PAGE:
The channel equalizer compensates for frequency selectivity in the communication channel as well as in the analog front ends of the transmitter and receiver.
Please be aware that the "best" equalizer may be of any length. In fact, the "best" equalizer length may be much longer than the length of the channel impulse response. To reduce the computational complexity of your simulations, I'd recommend limiting your search to equalizers of length 4 to 41 coefficients.
The bit error rate may appear to be zero if enough bits aren't used in the simulation. For example, if one expects a bit error rate (BER) of 10-2, i.e. one bit error every 100 bits on average, then one would generally have to run 100/BER bits (i.e. 10,000 bits) to have confidence in the measurement of this bit error rate.
It is okay if you cannot drive the number of bit errors to zero.
For this problem, please adapt the Matlab/Mathscript code provided by the book as follows:
pn1023gen = commsrc.pn('GenPoly', [10 7 0], ... 'InitialStates', [0 0 0 0 0 1 0 0 0 0], ... 'CurrentStates', [0 0 0 0 0 1 0 0 0 0], ... 'Mask', [0 0 0 0 0 1 0 0 0 0], ... 'NumBitsOut', 1023); pn1023seq = round(2 * generate(pn1023gen) - 1);Then, concatenate 10 of these length-1023 sequences to create a training signal of length 10230 entries; alternately, one could set NumBitsOut to 10230. (In version 3.5 of the Communications Toolbox, commsrc.pn is called seqgen.pn, which takes the same arguments.) Use the same training signal in problems 7.1 and 7.2.
If you don't have the Communication Toolbox on your machine, then could run Matlab on one of the ECE Learning Resource Center machines that has the Communications toolbox, generate the 1023 values for the PN sequence as +1 and -1 values, save the values to a file, move the file to your computer, and read it into Matlab.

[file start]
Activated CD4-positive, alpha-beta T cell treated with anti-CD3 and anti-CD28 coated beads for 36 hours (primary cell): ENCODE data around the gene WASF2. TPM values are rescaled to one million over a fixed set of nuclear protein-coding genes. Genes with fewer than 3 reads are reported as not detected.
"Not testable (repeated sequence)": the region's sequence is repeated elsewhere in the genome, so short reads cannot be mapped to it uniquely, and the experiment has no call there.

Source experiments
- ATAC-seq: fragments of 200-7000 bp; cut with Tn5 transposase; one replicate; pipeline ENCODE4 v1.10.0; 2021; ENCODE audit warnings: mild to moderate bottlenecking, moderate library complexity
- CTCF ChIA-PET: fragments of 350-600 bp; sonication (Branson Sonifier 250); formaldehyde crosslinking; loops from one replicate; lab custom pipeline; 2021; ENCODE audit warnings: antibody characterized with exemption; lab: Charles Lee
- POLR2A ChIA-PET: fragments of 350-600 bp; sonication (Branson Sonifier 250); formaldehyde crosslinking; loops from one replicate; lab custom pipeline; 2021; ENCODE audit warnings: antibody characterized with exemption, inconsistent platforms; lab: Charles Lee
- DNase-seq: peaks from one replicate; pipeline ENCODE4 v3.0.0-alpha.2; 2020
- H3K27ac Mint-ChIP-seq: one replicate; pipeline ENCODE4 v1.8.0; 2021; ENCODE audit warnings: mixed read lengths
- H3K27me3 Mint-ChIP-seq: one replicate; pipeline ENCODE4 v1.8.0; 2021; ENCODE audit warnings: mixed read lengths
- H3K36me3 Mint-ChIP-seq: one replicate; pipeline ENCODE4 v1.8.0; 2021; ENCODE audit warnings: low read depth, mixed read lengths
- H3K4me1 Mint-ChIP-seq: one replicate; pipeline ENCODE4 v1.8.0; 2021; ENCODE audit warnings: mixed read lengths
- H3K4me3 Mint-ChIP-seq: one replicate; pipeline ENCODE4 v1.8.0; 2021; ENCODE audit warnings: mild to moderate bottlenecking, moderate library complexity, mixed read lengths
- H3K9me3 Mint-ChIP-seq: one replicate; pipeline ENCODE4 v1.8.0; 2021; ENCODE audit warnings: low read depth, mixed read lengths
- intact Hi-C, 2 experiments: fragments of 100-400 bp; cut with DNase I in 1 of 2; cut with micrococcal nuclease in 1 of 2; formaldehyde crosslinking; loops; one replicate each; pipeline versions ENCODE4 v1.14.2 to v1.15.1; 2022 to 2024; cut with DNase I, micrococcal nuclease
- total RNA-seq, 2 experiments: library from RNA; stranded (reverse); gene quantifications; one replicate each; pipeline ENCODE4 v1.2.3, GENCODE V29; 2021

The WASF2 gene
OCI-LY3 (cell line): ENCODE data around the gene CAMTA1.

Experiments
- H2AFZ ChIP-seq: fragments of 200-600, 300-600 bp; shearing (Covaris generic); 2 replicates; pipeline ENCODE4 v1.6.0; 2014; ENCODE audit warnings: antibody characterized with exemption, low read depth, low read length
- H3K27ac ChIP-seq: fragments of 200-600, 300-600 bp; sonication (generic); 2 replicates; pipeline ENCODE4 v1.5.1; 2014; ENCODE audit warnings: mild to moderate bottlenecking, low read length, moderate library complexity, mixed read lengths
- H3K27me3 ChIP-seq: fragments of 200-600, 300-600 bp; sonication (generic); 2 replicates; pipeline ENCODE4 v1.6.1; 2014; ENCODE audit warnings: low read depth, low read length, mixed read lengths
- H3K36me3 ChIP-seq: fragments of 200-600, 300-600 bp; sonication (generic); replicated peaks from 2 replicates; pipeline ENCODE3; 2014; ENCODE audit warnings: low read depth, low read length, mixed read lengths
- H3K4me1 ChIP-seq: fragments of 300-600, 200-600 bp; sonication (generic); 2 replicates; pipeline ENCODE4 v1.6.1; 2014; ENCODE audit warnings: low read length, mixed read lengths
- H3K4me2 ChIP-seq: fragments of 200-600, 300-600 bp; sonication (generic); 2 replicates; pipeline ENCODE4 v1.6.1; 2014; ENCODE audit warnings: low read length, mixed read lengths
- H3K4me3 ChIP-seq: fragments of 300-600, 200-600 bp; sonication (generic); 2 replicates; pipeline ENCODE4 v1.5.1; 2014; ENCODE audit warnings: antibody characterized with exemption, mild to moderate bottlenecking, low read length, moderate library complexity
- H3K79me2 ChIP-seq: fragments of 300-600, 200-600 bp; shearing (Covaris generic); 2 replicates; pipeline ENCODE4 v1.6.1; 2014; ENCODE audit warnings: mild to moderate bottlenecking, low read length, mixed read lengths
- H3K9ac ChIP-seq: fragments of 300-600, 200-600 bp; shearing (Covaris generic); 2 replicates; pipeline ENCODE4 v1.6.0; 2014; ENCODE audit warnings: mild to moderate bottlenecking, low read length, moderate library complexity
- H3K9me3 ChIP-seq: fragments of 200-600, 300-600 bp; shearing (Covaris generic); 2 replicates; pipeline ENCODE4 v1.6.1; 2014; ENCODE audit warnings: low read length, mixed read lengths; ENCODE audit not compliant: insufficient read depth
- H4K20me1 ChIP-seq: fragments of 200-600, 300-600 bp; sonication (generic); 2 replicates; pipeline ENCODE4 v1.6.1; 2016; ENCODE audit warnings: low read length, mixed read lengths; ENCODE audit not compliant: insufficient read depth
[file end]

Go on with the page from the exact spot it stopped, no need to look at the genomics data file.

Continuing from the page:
When you plot the frequency response of the equalized channel,
please plot the magnitude and phase responses, e.g. by using
In the course reader, please see problem 2.2 on Midterm #2 in fall 2012 on page 282 (K-126) and problem 2.1 on Midterm #2 in spring 2013 on page 286 (K-130). Both problems derive the adaptive equalizer for a two-tap FIR filter. For problem 2.2, the first coefficient is set to one and the second coefficient is adapted. For problem 2.1, both coefficients are adapted.
Please reduce the step size parameter, mu, to be on the order of 0.001 so that the iterations will converge to a reasonable error value.
Please augment the code for problem 7.2 by copying the code to calculate and track the minimum error (errmin) from the code for problem 7.1.
There are two different error calculations in this problem, and they are easy to confuse.
Please estimate the computational complexity in terms of multiplication-accumulation (MAC) operations for the two equalizer design methods. Given m training samples, n equalizer coefficients and fixed delay delta, estimate the computational complexity of the LS squares equalizer design formula
f=inv(R'*R)*R'*Sfor vector f, matrix R and vector S. Estimate the computational complexity of the adaptive LMS equalizer design formula
f=f+mu*e*rrfor vector f, scalar mu, scalar e and vector rr. The adaptive LMS design formula is run for each training sample. The following facts may be useful:
y = A-1 xas solving the following linear system of equations for y:
A y = xAn N by N system of linear equations can be solved with 2 N3 MAC operations, as described by the article "Gaussian elimination".
Also, please estimate the total memory usage for the calculations in terms of words.
In the course reader, please see problem 2.4 on Midterm #2 in fall 2011 on page 274 (K-118) for a qualitative comparison between the least squares method and the adaptive least mean squared method.
In the course reader, please see problem 2.3 on Midterm #2 in fall 2011 on page 273 (K-117).